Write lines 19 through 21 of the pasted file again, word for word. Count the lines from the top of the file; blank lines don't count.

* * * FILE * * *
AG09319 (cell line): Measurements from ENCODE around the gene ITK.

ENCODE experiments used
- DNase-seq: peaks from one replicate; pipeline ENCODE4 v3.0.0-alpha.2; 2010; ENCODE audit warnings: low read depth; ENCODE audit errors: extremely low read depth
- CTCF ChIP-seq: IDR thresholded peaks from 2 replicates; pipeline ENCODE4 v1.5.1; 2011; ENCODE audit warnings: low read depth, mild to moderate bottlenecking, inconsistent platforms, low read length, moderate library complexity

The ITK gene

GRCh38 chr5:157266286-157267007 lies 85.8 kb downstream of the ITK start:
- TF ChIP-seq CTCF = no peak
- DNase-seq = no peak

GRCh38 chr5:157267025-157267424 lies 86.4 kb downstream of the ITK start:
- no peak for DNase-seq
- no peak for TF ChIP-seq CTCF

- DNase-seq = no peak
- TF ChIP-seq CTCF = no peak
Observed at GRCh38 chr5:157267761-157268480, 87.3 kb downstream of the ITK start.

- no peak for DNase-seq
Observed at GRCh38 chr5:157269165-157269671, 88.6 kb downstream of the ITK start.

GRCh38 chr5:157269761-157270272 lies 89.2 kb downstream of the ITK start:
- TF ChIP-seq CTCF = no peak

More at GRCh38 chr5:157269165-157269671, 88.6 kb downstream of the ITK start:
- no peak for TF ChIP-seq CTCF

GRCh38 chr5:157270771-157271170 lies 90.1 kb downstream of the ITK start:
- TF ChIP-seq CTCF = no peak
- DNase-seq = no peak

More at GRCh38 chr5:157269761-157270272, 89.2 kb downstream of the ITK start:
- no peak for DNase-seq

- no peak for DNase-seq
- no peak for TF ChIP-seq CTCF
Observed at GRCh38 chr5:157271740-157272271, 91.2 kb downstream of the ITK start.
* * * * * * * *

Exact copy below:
More at GRCh38 chr5:157269165-157269671, 88.6 kb downstream of the ITK start:
- no peak for TF ChIP-seq CTCF

GRCh38 chr5:157270771-157271170 lies 90.1 kb downstream of the ITK start: